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June 2012
« May   Jul »

How to Create More than Just a Crack in the Glass Ceiling – Management Today

Posted by: Alex Linley, as part of Capp’s Female Leaders Month (June 2012)


Fresh from celebrating Her Majesty Queen Elizabeth II’s Diamond Jubilee, we continue also to celebrate Female Leaders Month at Capp.


Do you find yourself continuously apologising, playing mum or not asking for that promotion? These are three common mistakes women make in the workplace, says Nicky Garcea in Management Today


“The glass ceiling has a hairline crack, but it is not yet broken. Women remain underrepresented at senior levels and latest research shows us that just 14% of FTSE 100 directorships and 22 percent of senior management positions were held by women. This, despite the fact that in the last year alone, female enterprise contributed over £130bn to our economy.

There are many reasons why female leaders are less represented in businesses, but research points chiefly at organisational bias and actually, perhaps surprisingly, women holding themselves back.

You don’t have to be superwomen to make it to the top, so what are the key challenges facing women?…”


Read the rest of Nicky’s article in Management Today.


Let us know your thoughts on the barriers that might stop women from reaching the top, and what we can do to overcome them, by sharing your Comment on The Capp Blog below.

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One Response to How to Create More than Just a Crack in the Glass Ceiling – Management Today

  • Andy Rhodes says:

    I’m reflecting on the article and the whole issue of underrepresentation of women in senior positions from the perspective of a male leader who has done ok in the status quo but also from the mentoring / coaching I get involved in with both male and female aspiring leaders. Maybe you could also apply all of the 4 issues Nicky raises to men ?, I’ve certainly observed this in both men and women so why is it more prevalent in women than men could be the question. For me there are 2 key issues to focus on if we are to enable women (and other underrepresented groups) to achieve their true potential. Firstly is the provision of coaching and mentoring that is sophisticated enough to delve a little deeper into the unique personal challenges facing the individual that may originate outside of the organisational context. We all have these don’t we ? But if they are the source of why we aren’t achieving our potential it may be the individual wants to explore them with the right support – the outcome = authenticity. I hear coaches reciting anonymised conversations that seem to me to suggest they get to a certain depth with a client and feel ill equipped to go any further because the issues are to do with deep rooted self esteem , acceptance and negative belief systems. They have painted themselves into a corner with no way out but to return to the surface leaving the root cause unresolved. It’s not all about work it’s about 100% well being ! If my partner treats me like dirt, I don’t have a voice at home and I’ve selected that partner because my parents treated me that way are we seriously saying this has no bearing on how I think,feel, behave at work ? Coaching clients through a series of goals is like putting a sticking plaster on an open wound, it’ll stop it looking nasty but underneath it will still be a problem.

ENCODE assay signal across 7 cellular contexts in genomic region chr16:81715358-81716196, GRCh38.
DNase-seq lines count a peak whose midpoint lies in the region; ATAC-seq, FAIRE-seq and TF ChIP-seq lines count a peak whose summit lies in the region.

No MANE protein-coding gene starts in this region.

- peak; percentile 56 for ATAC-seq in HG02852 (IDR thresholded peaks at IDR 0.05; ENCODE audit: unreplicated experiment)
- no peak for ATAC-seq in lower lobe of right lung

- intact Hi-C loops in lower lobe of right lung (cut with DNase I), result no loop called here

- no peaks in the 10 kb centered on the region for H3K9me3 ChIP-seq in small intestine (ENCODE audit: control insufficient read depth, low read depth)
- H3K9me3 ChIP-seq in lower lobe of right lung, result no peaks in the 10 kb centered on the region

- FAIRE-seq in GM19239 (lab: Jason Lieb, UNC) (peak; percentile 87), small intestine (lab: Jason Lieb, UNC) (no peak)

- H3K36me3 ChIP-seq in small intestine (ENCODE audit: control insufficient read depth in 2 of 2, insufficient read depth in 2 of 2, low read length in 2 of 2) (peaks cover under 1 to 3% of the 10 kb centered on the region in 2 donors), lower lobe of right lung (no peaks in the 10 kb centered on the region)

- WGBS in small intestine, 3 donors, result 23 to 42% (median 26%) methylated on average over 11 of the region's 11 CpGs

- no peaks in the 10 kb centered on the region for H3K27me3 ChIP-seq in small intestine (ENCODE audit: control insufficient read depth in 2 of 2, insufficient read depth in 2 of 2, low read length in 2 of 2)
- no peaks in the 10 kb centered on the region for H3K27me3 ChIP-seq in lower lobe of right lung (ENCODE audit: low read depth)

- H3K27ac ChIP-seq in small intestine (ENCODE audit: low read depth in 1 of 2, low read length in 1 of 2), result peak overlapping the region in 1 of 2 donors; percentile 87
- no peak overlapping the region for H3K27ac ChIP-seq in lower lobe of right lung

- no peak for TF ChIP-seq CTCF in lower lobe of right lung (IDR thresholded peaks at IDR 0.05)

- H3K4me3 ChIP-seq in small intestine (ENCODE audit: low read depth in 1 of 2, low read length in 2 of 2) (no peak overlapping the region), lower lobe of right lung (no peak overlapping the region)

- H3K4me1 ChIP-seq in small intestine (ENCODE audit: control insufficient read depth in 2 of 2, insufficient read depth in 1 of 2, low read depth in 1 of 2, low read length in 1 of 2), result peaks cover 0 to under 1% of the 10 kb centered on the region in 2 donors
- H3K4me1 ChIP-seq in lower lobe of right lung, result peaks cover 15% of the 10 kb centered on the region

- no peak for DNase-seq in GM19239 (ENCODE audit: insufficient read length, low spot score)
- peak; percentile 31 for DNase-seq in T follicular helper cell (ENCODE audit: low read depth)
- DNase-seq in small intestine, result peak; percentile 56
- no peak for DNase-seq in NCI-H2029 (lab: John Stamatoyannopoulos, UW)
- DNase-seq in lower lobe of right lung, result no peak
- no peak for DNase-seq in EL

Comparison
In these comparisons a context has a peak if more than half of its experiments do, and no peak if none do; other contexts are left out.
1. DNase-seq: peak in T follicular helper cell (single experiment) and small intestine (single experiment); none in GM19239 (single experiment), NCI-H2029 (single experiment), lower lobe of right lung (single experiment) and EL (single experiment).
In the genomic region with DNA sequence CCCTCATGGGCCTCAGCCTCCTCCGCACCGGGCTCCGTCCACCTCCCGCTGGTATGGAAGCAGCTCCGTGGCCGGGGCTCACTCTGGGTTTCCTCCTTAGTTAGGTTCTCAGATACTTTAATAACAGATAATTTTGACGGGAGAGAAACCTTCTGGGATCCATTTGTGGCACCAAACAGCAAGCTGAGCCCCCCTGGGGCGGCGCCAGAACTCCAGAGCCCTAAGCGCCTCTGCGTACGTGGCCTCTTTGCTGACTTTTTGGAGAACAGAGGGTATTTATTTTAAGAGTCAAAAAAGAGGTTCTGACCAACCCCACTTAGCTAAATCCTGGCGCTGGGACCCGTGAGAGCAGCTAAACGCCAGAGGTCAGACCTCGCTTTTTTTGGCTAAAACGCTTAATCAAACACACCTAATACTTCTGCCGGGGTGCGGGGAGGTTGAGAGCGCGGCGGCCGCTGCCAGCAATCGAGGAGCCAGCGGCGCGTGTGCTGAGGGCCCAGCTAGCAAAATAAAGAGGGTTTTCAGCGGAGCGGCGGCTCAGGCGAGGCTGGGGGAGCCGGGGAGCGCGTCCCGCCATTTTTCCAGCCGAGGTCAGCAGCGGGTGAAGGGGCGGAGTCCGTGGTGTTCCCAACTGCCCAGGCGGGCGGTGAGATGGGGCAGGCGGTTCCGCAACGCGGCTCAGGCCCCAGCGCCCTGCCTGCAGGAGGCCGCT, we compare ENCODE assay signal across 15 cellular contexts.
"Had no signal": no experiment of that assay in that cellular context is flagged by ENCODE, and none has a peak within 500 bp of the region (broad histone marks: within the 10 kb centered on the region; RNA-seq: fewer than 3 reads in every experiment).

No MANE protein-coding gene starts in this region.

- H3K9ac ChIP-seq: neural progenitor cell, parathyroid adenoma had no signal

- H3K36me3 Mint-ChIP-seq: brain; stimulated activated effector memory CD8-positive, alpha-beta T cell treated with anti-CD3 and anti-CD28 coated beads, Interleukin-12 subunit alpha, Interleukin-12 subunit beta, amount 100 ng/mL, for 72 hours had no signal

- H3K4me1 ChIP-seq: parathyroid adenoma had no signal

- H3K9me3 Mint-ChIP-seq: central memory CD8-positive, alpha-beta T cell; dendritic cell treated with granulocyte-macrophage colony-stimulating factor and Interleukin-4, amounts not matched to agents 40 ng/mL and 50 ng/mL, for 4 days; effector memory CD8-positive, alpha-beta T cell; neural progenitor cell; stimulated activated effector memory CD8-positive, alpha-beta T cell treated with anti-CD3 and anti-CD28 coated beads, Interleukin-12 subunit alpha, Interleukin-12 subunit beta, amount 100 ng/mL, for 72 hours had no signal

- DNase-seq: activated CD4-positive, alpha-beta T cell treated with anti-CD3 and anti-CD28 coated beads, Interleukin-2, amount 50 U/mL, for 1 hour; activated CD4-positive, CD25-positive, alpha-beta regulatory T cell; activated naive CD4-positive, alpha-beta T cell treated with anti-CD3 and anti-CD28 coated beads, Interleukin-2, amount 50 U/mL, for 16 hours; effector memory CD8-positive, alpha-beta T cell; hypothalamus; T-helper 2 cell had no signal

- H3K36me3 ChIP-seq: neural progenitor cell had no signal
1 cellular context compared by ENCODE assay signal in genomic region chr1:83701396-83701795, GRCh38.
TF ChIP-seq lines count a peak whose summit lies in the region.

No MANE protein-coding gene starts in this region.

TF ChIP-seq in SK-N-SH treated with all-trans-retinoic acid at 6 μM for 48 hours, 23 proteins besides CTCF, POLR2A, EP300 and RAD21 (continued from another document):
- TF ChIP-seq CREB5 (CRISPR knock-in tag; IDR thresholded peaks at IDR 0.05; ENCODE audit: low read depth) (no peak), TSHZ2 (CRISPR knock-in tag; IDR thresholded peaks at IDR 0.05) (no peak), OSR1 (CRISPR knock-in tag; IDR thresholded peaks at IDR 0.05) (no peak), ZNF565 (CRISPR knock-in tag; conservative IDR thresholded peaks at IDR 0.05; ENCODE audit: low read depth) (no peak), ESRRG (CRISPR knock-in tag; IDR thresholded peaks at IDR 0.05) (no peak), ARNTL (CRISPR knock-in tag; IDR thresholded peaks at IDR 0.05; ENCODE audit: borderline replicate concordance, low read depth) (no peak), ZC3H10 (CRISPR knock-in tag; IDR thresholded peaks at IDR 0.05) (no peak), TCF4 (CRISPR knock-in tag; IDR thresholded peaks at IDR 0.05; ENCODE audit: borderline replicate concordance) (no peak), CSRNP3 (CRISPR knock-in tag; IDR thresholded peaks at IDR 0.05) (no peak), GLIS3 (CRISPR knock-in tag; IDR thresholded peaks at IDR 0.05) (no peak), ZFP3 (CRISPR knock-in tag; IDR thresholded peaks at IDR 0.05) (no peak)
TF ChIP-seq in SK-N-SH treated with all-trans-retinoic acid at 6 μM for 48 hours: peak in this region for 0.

Secondly, and more uncomfortable for people like myself, is the reality that in many organisations there is still bias
    against some underrepresented groups. By this I don’t always mean overt, deliberate discrimination but a more subtle type of bias that once again quite often comes down to key individuals and their attitude towards gender, race etc. People have been chipped to leave their discrimination at home but akin to the individual who we know has a life outside work, are we seriously suggesting that these issues never find their way into the workplace? So, back to Nicky’s article – if women present themselves as a)more confident b)engage in more self-promotion c) set up a career strategy and d) target more influential mentors WITHOUT authenticity and an appreciation of their unique strengths they may risk burn out or even start to mirror the dysfunctional leadership that has held them back in the first place.

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